More About Nicholas Johnson

Nicholas Johnson

Johnson serves as Vice President for State Fiscal Policy. You can follow him on twitter @NickCBPP.

Full bio and recent public appearances | Research archive at

In Illinois, a Chance to Fix a Constitutional Flaw

April 23, 2014 at 1:04 pm

Illinois’ constitution has a requirement that is quite unusual among states:  the state must have a single-rate income tax, meaning that middle-income taxpayers pay income tax at the same rate as the state’s wealthiest.  This provision has been a fiscal and economic failure.  Now lawmakers are considering a fix that would benefit the state’s middle-income taxpayers and economy for the long term.

When Illinois enacted the single-rate rule in 1970, the income gap between the wealthy and everyone else nationwide had been falling for several decades.  Since the 1970s, however, the top 5 percent of Illinoisans’ incomes have risen 123 percent — six-and-a-half times the rate for middle-income households (see chart).

In other words, most of the income benefits of the state’s economic growth since 1970 have accrued to the wealthy, and Illinois today has the nation’s ninth-highest level of income inequality.

The single-rate income tax is bad enough for middle-income households.  Other major revenue options, like sales or property tax increases, are even tougher on low- and middle-income families.  Indeed, accounting for all forms of state and local taxation, the Institute on Taxation and Economic Policy reports that Illinois’ tax structure is the nation’s fourth most lopsided in favor of those with high incomes, with the top 1 percent of taxpayers (with average income of $1.5 million) paying less than half as much of their income in taxes than the 80 percent with incomes below $93,000.

In part because of its limited revenue options, Illinois for many years did not raise enough tax dollars to cover its costs.  The state accrued nearly $10 billion in unpaid bills to doctors, child care centers, and other service providers, and it fell far behind on its pension payments. A temporary income tax increase enacted in 2011 has helped the state to slash the backlog of unpaid bills, but the state’s fiscal challenges remain large.

Nor has the flat-rate requirement helped Illinois’ economy.  Unemployment in Illinois remains well above the national average, and much higher than neighbors like Minnesota and Missouri that have multi-rate taxes.  (In fact, Minnesota last year raised taxes on its highest-income residents, with no economic harm, contrary to opponents’ predictions.)  A plethora of academic studies, as well as states’ direct experience, show that personal income tax rates have essentially no relationship to economic growth.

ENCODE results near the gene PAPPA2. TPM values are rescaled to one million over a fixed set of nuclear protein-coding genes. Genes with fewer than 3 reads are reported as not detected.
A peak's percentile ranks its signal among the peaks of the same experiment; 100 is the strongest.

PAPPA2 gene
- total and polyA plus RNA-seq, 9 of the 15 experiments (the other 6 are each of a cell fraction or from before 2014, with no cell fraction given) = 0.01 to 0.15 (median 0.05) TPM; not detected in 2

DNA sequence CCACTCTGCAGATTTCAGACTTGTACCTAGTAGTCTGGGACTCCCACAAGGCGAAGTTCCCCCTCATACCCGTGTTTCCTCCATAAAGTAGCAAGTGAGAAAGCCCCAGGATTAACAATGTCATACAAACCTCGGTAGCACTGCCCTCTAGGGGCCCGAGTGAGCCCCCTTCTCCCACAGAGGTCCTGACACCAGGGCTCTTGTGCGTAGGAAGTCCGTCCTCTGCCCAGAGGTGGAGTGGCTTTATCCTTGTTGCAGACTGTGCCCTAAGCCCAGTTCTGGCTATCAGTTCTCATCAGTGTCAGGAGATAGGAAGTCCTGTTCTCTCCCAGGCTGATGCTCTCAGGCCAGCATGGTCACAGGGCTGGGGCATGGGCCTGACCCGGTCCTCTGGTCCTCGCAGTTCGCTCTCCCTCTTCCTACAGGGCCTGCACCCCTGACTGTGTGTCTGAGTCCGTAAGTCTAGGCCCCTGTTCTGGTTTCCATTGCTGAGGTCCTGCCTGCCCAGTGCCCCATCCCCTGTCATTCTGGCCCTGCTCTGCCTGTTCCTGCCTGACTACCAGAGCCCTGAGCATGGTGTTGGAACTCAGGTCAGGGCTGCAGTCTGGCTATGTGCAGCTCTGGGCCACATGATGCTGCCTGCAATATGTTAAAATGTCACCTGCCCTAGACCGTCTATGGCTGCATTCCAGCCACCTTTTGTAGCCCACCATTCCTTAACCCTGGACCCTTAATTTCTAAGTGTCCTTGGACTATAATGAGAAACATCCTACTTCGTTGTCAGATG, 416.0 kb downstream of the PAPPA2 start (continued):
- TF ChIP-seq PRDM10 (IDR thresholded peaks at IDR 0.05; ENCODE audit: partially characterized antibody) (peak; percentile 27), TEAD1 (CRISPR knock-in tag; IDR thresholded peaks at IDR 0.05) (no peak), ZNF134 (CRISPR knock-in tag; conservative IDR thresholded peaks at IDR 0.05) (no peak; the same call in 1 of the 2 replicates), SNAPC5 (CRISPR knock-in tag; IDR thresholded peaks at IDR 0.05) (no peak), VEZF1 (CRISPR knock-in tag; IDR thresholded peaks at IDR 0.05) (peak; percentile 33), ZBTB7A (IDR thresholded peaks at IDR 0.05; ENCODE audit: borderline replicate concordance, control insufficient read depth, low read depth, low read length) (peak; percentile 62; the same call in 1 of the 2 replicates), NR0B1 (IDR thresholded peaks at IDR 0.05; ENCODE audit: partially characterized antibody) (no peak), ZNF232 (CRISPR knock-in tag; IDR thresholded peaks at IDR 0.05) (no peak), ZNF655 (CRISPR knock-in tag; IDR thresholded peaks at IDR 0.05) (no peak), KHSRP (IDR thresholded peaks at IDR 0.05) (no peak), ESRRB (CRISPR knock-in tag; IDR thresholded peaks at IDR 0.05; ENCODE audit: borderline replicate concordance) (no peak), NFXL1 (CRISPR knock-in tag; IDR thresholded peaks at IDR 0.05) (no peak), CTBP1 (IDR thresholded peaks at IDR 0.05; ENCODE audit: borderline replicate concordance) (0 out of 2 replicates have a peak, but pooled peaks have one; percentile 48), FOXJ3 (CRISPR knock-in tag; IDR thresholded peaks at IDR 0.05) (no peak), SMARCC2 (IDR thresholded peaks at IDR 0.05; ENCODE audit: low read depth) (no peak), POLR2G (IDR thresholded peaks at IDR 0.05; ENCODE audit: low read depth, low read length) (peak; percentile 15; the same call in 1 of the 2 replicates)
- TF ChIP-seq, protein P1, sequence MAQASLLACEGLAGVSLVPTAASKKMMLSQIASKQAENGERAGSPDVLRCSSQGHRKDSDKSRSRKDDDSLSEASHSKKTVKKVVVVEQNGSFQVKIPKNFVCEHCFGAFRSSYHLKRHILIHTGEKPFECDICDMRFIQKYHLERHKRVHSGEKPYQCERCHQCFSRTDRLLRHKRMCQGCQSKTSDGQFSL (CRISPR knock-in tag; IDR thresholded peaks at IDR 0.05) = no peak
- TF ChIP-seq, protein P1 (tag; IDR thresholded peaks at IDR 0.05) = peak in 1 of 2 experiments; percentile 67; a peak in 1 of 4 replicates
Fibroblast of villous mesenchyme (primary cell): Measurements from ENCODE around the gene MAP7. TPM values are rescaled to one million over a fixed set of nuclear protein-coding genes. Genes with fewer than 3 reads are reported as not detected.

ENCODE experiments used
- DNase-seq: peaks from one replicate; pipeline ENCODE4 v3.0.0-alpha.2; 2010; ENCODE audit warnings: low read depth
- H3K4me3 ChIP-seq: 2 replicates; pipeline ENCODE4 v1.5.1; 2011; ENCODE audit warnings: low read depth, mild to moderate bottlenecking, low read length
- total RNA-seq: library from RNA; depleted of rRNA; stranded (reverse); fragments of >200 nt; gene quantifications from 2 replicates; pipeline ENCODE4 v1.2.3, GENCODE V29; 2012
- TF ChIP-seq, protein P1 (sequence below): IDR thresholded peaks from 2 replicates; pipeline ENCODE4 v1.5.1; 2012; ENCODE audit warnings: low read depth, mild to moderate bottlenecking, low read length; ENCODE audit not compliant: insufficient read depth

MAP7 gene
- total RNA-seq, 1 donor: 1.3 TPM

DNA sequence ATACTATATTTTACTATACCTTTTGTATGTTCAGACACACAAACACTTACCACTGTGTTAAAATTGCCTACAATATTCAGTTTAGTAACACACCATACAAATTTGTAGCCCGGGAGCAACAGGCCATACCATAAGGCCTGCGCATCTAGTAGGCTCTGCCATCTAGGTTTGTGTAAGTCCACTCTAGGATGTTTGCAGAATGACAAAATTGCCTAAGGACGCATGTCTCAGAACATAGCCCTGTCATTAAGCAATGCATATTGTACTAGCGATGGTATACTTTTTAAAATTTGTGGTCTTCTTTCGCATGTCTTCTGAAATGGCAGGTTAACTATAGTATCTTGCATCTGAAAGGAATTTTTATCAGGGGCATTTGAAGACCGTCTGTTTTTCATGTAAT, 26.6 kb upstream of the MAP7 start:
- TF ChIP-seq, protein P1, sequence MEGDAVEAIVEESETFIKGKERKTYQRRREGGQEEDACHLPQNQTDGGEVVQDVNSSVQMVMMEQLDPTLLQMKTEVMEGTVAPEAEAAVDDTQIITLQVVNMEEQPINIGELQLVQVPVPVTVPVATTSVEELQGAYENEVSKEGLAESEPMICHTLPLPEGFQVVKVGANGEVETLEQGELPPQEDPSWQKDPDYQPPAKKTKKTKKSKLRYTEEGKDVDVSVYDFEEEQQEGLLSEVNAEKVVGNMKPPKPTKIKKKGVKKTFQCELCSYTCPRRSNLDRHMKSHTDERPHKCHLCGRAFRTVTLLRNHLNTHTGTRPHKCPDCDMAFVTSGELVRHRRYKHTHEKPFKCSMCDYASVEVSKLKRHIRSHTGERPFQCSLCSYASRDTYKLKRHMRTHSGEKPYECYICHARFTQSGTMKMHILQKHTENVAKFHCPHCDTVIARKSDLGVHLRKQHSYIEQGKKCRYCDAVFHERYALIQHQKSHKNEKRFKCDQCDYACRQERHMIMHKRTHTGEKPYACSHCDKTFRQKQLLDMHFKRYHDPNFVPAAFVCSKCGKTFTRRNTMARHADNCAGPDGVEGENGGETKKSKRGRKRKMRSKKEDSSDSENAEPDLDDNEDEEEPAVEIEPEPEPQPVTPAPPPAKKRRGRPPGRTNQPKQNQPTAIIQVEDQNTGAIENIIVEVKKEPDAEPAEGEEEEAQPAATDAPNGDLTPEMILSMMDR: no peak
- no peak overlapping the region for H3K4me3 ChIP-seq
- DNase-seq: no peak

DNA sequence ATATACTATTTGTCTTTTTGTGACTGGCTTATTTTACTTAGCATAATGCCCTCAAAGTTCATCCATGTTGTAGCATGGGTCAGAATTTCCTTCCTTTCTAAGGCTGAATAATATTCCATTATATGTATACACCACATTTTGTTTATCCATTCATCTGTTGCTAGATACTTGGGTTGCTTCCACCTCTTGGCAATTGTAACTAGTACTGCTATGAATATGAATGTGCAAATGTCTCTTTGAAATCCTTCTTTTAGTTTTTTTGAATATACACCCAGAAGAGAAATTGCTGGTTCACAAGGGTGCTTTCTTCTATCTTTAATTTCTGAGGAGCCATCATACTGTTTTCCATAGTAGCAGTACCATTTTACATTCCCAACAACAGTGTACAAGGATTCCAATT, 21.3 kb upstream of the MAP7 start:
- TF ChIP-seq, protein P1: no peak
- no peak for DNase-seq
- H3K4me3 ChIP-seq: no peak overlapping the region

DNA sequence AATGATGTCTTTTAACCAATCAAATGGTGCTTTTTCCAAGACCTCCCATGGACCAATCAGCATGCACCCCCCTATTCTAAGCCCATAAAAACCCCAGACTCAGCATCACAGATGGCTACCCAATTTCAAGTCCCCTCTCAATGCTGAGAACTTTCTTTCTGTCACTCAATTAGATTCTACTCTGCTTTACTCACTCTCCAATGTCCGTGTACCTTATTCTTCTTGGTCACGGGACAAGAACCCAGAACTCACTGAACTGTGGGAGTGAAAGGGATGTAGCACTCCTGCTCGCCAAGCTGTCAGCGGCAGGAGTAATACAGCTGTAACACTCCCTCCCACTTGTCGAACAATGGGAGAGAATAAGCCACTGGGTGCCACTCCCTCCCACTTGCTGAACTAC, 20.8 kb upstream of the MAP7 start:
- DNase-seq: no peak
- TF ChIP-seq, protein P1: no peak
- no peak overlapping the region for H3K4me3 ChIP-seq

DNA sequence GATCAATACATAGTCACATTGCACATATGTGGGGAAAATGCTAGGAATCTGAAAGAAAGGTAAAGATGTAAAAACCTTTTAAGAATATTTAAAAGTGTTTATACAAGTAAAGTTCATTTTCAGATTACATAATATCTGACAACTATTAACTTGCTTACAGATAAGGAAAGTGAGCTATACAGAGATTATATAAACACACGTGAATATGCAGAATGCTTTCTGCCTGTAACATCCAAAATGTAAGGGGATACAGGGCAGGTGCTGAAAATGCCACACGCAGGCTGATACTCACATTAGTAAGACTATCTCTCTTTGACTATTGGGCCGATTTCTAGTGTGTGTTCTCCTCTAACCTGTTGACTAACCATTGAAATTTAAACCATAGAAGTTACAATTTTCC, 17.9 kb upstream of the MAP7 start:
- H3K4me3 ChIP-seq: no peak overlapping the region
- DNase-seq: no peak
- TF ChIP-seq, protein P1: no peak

In the coming days, Illinois’ legislature will consider whether to give voters the option of fixing the flawed single-rate mandate.  A proposed constitutional amendment would enable Illinois to impose different rates on different levels of income, an option that all but a handful of other states already have.  This change could allow the state to fully pay its backlog of bills; better fund schools, parks, and roads; or meet other needs without imposing the greatest burden on middle-income Illinoisans.

Brownback Reiterates Faulty Claim to Justify Radical Tax Cuts

February 25, 2014 at 3:30 pm

Kansas Governor Sam Brownback said recently that his radical 2012 income tax cuts — among the largest that any state has ever enacted — generated over 15,000 small businesses in Kansas.  He’s made this claim before, such as to the New York Times last month.  It’s one of his top arguments that the tax cuts have worked.

But it’s misleading, at best.

First, while more than 15,000 new businesses were incorporated in Kansas in 2013, more than 16,000 other businesses were either dissolved by their owners or forfeited for failure to file an annual report and pay the annual fee.  Even adding in the 4,500 businesses that owners reinstated that year (by filing annual reports after letting their status lapse), the net growth in registered businesses was about 3,600 — smaller than in 2012, the year before the tax cuts took effect.

More importantly, proponents of the tax cuts said their goal was to create real jobs.  But, private sector job growth in Kansas since the tax cuts took effect ranks among the lowest of any state — 46th fastest as of the latest data.

Meanwhile, the tax cuts have led to a big drop in revenue for the state, deep cuts in services, and an overall weakening of the state’s economic prospects.

Florida’s Boost to K-12 Education Welcome, But a Gap Remains

December 9, 2013 at 10:41 am